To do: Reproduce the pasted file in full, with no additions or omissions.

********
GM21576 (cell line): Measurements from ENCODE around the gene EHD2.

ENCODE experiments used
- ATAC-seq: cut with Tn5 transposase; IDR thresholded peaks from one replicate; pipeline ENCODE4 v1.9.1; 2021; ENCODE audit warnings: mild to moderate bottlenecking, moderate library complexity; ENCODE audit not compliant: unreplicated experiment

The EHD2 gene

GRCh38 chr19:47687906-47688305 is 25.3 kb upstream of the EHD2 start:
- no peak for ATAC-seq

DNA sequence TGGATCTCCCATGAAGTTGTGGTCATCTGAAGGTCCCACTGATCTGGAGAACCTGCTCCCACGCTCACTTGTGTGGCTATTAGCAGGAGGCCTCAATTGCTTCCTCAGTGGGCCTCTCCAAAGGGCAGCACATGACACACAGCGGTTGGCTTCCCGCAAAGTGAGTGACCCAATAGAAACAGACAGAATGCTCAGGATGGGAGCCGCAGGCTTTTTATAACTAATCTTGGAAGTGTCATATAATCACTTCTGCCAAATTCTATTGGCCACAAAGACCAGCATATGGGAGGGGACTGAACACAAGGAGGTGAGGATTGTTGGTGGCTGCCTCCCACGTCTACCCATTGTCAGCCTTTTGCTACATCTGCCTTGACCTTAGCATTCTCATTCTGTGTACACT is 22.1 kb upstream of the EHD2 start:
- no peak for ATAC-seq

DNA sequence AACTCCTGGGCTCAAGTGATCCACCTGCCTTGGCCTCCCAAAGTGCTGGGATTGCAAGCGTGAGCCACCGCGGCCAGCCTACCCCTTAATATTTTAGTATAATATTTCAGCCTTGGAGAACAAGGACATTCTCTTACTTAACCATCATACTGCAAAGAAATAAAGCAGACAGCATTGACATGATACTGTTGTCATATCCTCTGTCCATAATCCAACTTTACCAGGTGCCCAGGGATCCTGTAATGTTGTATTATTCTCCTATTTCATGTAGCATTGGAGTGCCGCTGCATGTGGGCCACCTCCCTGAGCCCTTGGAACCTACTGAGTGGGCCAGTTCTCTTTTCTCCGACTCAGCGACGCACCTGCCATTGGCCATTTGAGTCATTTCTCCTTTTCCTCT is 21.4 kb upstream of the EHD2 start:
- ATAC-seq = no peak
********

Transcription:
GM21576 (cell line): Measurements from ENCODE around the gene EHD2.

ENCODE experiments used
- ATAC-seq: cut with Tn5 transposase; IDR thresholded peaks from one replicate; pipeline ENCODE4 v1.9.1; 2021; ENCODE audit warnings: mild to moderate bottlenecking, moderate library complexity; ENCODE audit not compliant: unreplicated experiment

The EHD2 gene

GRCh38 chr19:47687906-47688305 is 25.3 kb upstream of the EHD2 start:
- no peak for ATAC-seq

DNA sequence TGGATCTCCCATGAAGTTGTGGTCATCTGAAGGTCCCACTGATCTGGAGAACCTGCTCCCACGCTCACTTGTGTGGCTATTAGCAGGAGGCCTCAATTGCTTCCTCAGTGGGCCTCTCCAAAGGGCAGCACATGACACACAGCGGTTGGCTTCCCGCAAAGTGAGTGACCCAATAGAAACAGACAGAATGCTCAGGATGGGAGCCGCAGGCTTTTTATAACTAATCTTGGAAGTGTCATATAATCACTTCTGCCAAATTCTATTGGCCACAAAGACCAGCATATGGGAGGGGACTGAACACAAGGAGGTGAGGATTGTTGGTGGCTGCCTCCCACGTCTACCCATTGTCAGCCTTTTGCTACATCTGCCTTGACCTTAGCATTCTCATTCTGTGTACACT is 22.1 kb upstream of the EHD2 start:
- no peak for ATAC-seq

DNA sequence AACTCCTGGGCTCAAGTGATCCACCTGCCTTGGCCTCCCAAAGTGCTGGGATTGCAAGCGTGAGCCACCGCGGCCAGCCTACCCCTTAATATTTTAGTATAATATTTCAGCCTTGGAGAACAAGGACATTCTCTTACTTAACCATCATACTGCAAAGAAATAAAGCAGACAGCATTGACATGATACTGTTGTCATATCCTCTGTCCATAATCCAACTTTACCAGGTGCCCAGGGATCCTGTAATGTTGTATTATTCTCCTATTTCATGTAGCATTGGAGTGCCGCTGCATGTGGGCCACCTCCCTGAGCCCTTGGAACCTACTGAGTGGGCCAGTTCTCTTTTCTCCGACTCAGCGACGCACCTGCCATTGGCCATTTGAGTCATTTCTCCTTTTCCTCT is 21.4 kb upstream of the EHD2 start:
- ATAC-seq = no peak